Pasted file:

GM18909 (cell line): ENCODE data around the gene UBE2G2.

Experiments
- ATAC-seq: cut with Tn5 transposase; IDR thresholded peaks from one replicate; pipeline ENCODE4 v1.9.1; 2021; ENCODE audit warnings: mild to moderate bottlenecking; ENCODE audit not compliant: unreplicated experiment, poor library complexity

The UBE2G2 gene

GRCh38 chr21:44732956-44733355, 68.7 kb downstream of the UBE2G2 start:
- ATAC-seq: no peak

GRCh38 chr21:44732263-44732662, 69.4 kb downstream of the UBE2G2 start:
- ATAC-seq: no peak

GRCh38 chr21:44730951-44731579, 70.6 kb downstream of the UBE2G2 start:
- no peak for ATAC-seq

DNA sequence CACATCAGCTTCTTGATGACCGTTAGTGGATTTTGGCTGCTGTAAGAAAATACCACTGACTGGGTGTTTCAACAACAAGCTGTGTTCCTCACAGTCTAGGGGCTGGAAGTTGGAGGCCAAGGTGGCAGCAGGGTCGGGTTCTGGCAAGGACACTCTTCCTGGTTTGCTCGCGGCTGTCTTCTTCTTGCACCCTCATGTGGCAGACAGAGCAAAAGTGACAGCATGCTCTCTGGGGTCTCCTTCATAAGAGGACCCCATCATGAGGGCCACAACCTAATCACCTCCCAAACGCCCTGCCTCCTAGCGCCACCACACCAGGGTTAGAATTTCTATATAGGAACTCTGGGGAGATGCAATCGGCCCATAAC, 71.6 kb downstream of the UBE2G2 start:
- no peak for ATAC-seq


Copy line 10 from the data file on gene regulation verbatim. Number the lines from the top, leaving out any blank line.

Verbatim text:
- no peak for ATAC-seq